“Doing this prior to a run will improve hip, foot, and ankle stability as well as knee joint stabilisation,” he says. “This will in turn improve efficiency during your run. It helps train correct movement patterns at the knee joint so it doesn’t cave in or out, which is critical for the foot impact phase of running.”
To perform the exercise, place a mini exercise resistance band around both legs above the ankles. Perform a mini squat with hip hinge (move bum back keeping your knees slightly forward of your ankles but not over your toes), then take one step to your side. Now stay in the squat position but make sure you keep your knees, feet and hips in line (don’t let your knees bend inwards). Do 3 sets of 10 side steps in one direction, then 10 in the other direction.
Walk when you need to
Don’t put pressure on yourself to run the entire distance. If you’re feeling fatigued, take some time to recover by walking up inclines. Always tell yourself that this is meant to be enjoyable and fun. Breathe and take in the nature surrounding you as you regain your energy.
Plan something to look forward to
It could be a takeaway pizza. It could be a tub of Ben & Jerry’s. Or a massage. Whatever your preference, it helps while running to formulate plans for when the run is over. Especially during any low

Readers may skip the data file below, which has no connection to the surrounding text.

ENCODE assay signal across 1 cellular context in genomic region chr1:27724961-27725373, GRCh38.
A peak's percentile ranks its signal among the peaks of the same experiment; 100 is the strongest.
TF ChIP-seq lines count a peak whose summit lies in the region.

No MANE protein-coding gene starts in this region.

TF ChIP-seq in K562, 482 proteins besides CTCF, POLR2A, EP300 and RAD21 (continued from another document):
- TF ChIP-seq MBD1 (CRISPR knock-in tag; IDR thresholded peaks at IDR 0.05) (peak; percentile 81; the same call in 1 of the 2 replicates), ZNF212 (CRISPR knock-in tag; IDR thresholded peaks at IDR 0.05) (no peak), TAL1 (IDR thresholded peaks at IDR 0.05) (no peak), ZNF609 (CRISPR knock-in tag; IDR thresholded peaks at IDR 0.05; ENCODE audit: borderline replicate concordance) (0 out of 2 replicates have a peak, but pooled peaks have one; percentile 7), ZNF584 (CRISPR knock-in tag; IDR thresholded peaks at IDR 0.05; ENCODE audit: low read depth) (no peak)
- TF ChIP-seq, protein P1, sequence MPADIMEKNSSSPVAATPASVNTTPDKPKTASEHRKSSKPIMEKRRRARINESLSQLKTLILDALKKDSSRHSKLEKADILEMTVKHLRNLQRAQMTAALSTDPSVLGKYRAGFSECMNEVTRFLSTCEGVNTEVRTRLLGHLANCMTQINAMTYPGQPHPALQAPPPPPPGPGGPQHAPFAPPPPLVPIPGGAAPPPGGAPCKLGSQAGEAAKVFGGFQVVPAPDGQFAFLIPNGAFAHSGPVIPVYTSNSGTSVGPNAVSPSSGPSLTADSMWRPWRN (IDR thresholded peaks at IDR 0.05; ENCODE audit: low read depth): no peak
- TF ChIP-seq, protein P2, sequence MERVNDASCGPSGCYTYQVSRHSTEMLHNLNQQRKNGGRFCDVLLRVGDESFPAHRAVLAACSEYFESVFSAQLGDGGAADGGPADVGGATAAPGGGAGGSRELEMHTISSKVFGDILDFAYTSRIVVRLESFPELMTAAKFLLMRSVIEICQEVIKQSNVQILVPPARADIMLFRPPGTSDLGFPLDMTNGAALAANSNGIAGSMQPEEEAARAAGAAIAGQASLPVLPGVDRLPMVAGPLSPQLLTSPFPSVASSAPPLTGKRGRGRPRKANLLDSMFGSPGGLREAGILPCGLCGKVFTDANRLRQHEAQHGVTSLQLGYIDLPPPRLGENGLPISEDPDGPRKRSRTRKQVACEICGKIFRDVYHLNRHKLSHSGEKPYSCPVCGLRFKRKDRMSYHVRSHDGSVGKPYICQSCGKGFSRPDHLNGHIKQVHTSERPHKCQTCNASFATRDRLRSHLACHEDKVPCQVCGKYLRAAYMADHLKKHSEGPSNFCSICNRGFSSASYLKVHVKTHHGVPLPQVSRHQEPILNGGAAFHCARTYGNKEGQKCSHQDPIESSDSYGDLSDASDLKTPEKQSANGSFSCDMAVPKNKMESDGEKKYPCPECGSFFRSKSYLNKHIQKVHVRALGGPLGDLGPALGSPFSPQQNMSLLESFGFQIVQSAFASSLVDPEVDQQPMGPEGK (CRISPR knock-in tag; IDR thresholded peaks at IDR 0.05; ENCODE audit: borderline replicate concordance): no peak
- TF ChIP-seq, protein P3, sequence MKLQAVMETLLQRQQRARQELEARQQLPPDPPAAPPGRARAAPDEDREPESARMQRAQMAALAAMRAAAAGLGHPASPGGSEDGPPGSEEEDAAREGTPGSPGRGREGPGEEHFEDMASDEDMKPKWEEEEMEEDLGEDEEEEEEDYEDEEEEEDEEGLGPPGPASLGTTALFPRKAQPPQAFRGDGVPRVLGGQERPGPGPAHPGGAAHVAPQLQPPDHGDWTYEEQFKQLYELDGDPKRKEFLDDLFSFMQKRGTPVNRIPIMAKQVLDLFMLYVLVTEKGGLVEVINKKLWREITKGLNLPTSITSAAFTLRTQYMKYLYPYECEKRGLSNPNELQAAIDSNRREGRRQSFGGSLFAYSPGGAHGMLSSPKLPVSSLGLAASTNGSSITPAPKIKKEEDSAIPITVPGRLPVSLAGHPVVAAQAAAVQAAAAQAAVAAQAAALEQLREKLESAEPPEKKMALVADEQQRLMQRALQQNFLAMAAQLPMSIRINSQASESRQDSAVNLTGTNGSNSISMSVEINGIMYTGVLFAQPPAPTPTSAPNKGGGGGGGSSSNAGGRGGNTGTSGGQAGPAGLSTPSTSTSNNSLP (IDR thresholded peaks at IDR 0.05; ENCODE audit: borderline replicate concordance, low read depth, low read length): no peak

Have faith in your body
Salomon athlete Courtney Dauwalter has plenty of experience running crazy long distances, racking up victories in the UTMB, Western States 100 and Moab 240, among many others. “Our bodies are amazing and capable of more than we think,” she says. “When I started, I told myself that running 100 miles wasn’t for me, and that I wasn’t nearly as strong or capable as any of the runners who did that distance.
“It’s easy to dismiss the idea of running that far because it’s too hard – and running 100 miles is hard – but that’s exactly why it’s worth trying. Travelling that far on your feet, being out on the trails for more than a day and staying tough through the difficult miles is beyond rewarding once you reach the end. Give it a shot and see. Why not?”
Lift your head